Lorrie Cranor, the Chief Technologist at the Federal Trade Commission, has published new research showing that mandatory password changes may not be a very effective password policy for organizations.
In fact, Cranor concludes that unless you feel that your password has been compromised or shared, “requiring regular password changes may actually do more harm than good in some cases.”
How Mandatory Password Changes Can Be Ineffective
One study Cranor references is “The Security of Modern Password Expiration: An Algorithmic Framework and Empirical Analysis.” In 2010, researchers at the University of North Carolina found that users tend to create passwords that follow predictable patterns when they are forced to periodically change their password. These patterns are commonly known as “transformations.”
Methods that fall under this pattern of password creation include:
- Adding a series of numbers
- Changing a letter to similar-looking symbols (such as changing an A to @)
- Adding or deleting a special character (such as adding an additional exclamation point at the end)
- Switching the order of digits or special characters (such as moving a number from the beginning to the end)
After making this discovery, the researchers trained their password-cracking algorithm to apply the most likely transformations. They found that for 17% of the accounts they studied, they were able to guess their next password in fewer than 5 guesses if they knew a user’s previous password.
They also found that users who started with the weakest passwords were most susceptible to having their subsequent passwords guessed when applying their transformation-cracking method. This means that if a user only uses transformation when changing their password, an attacker who knows the previous password has a very good chance of guessing the new password every time the user changes it.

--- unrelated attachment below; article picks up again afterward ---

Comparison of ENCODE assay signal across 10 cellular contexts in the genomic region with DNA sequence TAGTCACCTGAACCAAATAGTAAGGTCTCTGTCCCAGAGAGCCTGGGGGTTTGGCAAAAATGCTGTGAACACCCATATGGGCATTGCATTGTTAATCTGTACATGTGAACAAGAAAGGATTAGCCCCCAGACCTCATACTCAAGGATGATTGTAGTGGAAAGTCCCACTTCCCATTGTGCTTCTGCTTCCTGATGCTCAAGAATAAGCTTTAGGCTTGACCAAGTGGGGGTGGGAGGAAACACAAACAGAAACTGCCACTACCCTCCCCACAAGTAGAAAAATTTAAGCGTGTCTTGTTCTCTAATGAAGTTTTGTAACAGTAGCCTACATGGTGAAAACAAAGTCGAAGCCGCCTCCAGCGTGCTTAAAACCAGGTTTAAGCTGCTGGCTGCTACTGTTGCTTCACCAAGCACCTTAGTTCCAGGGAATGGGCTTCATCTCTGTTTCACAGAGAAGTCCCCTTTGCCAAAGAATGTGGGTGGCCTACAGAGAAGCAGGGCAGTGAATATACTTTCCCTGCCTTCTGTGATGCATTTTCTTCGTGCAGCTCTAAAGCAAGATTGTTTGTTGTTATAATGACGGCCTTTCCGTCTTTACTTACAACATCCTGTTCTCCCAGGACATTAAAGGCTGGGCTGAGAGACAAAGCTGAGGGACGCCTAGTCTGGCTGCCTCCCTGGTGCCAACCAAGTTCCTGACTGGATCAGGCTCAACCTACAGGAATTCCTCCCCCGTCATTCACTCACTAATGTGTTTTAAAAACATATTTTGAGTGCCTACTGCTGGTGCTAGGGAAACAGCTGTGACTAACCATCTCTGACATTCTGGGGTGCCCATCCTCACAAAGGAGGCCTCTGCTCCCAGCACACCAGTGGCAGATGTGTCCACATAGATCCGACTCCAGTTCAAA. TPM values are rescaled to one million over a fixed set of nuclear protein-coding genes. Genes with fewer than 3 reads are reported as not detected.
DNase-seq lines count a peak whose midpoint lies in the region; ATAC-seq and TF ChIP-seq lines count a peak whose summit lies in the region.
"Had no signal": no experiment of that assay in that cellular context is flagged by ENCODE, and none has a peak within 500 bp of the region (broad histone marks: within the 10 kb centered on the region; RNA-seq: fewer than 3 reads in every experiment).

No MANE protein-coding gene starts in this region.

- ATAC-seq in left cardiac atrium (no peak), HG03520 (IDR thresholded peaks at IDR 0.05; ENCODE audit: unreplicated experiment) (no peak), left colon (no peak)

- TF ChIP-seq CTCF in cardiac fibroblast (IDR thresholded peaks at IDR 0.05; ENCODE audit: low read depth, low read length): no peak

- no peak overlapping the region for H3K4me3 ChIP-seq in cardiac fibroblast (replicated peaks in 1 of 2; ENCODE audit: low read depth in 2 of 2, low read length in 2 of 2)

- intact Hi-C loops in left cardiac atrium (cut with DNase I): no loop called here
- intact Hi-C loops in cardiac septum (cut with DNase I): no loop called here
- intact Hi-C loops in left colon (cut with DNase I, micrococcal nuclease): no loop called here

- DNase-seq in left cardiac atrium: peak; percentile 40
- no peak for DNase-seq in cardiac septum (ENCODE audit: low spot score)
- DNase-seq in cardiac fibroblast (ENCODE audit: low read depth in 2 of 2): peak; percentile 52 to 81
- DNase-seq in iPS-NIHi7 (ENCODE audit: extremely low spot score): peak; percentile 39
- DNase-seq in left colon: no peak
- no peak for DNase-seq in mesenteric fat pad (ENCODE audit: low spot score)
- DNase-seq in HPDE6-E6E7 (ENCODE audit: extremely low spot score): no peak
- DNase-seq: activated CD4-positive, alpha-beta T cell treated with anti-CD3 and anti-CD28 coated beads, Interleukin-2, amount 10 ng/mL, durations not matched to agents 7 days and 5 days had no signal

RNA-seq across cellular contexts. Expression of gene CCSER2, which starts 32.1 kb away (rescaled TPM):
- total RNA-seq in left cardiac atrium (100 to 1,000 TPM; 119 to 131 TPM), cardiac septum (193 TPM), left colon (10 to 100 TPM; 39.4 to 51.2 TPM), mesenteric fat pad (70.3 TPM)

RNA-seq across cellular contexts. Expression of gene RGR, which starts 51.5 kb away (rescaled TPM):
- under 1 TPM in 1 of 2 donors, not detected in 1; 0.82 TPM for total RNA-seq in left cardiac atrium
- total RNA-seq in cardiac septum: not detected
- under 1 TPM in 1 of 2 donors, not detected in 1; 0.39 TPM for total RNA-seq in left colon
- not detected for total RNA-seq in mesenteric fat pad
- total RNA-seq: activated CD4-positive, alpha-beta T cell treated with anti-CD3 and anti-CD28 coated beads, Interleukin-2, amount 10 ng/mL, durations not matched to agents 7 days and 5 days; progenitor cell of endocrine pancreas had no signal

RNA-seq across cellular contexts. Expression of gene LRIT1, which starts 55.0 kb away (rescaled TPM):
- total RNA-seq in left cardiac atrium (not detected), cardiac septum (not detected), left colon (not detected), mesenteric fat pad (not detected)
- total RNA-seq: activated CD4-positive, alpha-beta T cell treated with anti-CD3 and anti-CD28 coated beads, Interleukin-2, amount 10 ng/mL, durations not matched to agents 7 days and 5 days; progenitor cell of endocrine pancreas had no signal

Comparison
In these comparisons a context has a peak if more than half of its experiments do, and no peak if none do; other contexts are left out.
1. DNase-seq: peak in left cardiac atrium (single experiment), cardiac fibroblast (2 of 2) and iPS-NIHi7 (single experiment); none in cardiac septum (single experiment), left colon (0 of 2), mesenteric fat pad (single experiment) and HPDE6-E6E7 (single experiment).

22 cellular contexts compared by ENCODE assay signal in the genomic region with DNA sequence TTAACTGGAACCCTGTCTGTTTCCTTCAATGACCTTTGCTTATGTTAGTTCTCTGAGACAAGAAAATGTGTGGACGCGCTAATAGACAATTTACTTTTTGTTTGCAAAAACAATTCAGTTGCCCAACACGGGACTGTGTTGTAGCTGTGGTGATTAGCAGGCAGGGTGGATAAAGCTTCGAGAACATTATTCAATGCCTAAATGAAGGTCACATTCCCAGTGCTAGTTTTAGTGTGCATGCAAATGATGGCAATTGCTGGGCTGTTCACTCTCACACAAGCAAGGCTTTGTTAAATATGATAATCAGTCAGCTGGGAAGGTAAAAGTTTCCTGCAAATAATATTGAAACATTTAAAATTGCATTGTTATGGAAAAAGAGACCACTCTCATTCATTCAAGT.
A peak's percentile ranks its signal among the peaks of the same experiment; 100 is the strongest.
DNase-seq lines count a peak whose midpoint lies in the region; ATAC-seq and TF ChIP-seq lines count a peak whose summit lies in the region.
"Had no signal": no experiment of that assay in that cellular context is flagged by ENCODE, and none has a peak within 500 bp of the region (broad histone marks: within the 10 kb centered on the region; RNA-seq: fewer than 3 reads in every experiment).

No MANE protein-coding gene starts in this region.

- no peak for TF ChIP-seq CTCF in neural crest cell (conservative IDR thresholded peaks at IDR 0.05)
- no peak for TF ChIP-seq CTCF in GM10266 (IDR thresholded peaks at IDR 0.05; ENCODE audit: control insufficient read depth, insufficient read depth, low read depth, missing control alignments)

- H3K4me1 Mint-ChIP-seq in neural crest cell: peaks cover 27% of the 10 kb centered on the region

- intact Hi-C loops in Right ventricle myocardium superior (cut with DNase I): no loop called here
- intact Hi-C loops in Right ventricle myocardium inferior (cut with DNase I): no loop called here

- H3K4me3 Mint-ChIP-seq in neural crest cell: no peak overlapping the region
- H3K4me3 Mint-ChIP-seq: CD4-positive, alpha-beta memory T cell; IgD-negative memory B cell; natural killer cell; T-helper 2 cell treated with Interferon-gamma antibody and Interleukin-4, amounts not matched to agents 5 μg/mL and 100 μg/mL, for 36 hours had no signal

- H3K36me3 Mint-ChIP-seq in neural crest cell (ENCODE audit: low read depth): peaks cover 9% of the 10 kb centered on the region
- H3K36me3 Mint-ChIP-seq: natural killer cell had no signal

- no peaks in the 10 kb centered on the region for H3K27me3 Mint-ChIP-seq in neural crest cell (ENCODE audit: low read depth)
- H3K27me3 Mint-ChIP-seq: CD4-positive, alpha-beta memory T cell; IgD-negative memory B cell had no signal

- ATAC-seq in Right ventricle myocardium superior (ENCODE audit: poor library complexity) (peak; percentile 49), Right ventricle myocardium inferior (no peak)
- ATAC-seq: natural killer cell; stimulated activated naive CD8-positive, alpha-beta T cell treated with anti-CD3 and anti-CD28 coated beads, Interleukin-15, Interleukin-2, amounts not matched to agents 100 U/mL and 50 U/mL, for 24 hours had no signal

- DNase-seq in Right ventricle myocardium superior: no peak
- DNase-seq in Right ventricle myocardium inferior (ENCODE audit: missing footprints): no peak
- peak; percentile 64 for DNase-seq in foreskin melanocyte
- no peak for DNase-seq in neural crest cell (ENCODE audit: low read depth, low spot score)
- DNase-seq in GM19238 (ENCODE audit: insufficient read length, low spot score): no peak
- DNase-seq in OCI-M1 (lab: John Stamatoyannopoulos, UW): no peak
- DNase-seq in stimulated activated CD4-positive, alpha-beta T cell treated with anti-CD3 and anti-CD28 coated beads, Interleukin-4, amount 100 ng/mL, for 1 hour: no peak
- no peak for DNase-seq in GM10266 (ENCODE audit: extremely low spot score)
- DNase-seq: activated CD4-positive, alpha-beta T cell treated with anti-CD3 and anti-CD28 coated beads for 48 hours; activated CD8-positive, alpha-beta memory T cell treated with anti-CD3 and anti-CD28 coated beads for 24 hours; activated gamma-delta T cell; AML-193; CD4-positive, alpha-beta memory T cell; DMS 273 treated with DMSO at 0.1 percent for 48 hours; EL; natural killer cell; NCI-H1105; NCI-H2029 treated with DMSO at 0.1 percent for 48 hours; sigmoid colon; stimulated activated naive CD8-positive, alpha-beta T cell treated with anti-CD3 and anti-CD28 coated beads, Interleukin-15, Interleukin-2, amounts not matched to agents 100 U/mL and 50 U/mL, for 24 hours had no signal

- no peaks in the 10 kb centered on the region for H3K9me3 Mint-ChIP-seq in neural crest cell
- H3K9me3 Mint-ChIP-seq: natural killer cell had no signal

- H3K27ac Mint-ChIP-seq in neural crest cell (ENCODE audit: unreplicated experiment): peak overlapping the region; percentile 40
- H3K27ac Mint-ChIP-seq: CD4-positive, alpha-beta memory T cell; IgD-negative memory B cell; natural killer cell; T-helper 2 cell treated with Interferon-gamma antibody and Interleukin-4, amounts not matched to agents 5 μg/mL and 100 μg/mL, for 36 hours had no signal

When Should You Change Your Password?
Still, Cranor gives plenty of instances when changing your password is a good idea. Some instances include:
- You think your password has been stolen.
- You shared it with someone.
- You think you gave it to a phishing scam.
- Your current password is weak.
All of these are good reasons to change your password. So, it’s not that changing your password is a bad security measure; it’s more that mandatory password changes have the tendency to lead users to make ineffective changes.
What’s the Better Solution?
The National Institute of Standards and Technology (NIST) suggested in a 2009 publication that other password policies may have greater benefits than mandatory expiration, such as requirements for password length and complexity. Multi-factor authentication is another password policy that has shown to provide additional security.
According to Cranor, it would seem that forcing users to change their passwords is not a particularly effective password policy. Just remember that if you do change your password, you ought to change the password on all of your accounts that use that password. And make sure that it’s something completely different from your old one. For more on password security, read our post How to Create a Secure Password.